PGB 2: Sarcophagus Found at Notre Dame!
Two Notre Dame episodes in a row? This was not the intended idea, but when a sarcophagus is found, needs must!
In this episode, we explore we know so far, the group who did the archeological dig, and a bit about what comes next as they begin restoring the interior of the church.
First and foremost, the theory of how the sarcophagus ended up where it did in the layers of history under the floor is my (somewhat tongue-in-cheek) speculation. Please do not consider it archeological fact. Though how cool would it be if it’s right? All those hours spent watching Time Team will have paid off in full! 😄
Theorizing aside, there are a few key players in this episode: Notre Dame herself, INRAP, and the sarcophagus. Let’s take a look at them!
As the restoration of Notre Dame continues, the work is now expanding even more into the interior. In last year’s anniversary post, there were some videos of the work being done in areas that were accessible without disturbing the stability of the building. Now that the building has been given a clean bill of health, the restoration team is moving on to the big structural projects like the roof and stone vaulting.
But before they set up shop in the interior, they had to make sure the floor could support the equipment and the work. Unlike a modern building, where we have floor plans and know the materials involved, it’s much less clear what’s going on under the floors in Notre Dame. So up came the flooring and voila! A sarcophagus, some other tombs, the rood screen parts, and an old 19th century heating system!
All of the important finds have been removed, the floors have been put back in place, hopefully everything is where it should be, and the work now continues. The 2024 re-opening deadline must be met! But I’ll be honest. I wish they had been able to dig down more and really explore what’s going on under the church. We know there is a potential treasure trove under there. Including early medieval and Roman remains, based on what exists in the archeological crypt. It appears that they did do some scans at least and found a Roman rampart “meters” under the floor. So tantalizing! The article also mentions that Arte (the cultural television channel) was onsite filming the archeological dig. I can’t wait for that to be released!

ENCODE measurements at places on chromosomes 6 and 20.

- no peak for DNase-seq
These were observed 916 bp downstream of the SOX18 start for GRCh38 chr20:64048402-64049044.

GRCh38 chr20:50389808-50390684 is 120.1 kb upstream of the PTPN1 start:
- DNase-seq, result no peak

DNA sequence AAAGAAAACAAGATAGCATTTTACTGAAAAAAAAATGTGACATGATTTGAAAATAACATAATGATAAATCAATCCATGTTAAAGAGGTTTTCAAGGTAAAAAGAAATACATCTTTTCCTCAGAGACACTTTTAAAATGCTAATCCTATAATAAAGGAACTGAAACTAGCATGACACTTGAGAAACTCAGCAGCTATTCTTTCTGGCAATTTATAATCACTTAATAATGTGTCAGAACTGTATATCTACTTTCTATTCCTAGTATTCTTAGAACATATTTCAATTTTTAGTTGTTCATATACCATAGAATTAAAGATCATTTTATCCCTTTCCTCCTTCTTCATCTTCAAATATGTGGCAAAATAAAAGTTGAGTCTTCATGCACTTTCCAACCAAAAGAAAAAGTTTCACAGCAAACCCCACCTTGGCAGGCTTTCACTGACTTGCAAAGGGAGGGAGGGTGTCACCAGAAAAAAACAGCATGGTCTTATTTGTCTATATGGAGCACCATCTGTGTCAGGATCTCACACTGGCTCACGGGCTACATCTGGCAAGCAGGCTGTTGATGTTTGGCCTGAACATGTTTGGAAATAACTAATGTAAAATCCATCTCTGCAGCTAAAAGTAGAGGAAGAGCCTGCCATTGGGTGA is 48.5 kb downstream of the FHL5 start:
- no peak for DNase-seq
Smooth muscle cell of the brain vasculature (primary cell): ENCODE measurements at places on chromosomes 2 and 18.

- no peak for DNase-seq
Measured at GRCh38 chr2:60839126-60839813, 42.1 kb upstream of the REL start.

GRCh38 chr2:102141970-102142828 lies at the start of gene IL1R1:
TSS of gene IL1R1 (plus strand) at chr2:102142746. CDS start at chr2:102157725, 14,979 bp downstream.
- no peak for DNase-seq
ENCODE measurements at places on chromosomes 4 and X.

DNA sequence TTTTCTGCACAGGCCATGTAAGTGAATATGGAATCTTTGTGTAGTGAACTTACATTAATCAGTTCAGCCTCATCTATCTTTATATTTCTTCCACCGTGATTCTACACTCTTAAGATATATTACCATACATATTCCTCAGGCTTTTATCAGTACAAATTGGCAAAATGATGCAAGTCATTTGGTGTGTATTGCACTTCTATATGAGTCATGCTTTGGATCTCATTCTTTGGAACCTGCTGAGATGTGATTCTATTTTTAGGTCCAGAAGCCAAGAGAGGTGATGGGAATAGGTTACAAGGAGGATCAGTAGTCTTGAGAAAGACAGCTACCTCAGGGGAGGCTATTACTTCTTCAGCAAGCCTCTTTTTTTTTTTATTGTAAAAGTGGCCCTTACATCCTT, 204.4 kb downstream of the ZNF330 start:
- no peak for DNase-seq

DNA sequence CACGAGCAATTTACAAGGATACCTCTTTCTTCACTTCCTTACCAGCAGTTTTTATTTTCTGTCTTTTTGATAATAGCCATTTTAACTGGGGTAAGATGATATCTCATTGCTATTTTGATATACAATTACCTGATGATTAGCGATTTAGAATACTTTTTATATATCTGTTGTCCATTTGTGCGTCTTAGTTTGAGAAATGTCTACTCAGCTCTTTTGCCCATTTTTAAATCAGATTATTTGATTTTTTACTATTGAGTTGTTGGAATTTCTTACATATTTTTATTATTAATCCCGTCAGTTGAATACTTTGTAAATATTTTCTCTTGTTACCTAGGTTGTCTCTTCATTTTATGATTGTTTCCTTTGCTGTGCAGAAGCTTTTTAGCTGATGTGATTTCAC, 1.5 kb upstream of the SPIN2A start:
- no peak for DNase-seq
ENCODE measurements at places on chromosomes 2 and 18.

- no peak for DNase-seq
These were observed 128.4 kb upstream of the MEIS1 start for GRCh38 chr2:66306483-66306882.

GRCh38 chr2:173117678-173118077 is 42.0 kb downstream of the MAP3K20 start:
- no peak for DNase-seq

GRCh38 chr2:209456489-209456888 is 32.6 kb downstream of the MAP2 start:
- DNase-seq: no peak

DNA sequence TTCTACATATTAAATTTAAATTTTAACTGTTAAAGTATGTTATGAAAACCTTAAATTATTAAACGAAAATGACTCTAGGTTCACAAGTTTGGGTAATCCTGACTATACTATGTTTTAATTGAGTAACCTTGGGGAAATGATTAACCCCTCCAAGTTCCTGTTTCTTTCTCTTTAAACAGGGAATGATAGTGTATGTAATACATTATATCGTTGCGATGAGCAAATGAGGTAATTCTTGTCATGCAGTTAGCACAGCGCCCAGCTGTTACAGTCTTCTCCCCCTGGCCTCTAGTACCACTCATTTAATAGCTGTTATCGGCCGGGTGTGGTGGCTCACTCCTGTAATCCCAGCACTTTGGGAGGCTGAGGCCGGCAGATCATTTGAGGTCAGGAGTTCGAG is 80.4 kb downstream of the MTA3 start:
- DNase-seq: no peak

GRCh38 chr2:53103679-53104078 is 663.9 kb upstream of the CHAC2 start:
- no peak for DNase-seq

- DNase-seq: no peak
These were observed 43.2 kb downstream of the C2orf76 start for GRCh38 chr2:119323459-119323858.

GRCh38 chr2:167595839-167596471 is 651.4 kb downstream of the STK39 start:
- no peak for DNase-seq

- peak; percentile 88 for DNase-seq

I fear that corners are being cut and opportunities missed to meet the rather arbitrary Olympics deadline. I don’t think people will decide to not go to Paris because Notre Dame is still being restored…
Well, we wait as the renovation work goes on. The controversy over the planned (and now approved) changes to the interior continue, but the changes will most likely occur. Here’s a list of what is planned:
- The reconstruction of the Crown of Thorns reliquary and the development of an associated prayer space
- The replacement of the liturgical furniture and the seats in the assembly area (the nave)
- New lighting and sound equipment
- The catechumenal route from north to south, based on the thematic spaces (chapels) and the sacred objects of the cathedral
- The extension of the choir organ
- The renovation of the Treasury of Notre-Dame in the sacristy
I found one video (in French) with some images of what is being proposed:
What are your thoughts? I reserve final judgement until we can see the real deal. Admittedly, there is a part of me that wants it returned back to exactly how it was. But that isn’t possible, regardless of intention. What we would see in some instances would be replicas and they would have to add back all the years of dirt and grime in order to get the same effect!
Also, the original builders would have never assumed that the church would become a frozen antique. They would not understand why the building wouldn’t be updated and altered to meet the needs of the community. So we must accept change. Though I’m not sure about projected bible texts or super low lighting fixtures. Will these impact our enjoyment of the architecture?
Beyond the Restoration
After the church is done (or probably mostly done), in 2025ish the next phase of work will occur. This is also controversial, both due to the funding and what is planned. The City of Paris intends to redo the area under the parvis (courtyard), eliminating the underground parking, and creating a new cathedral visitors center and “enhancing” the archeological crypt. And most importantly? There would be indoor toilets!!!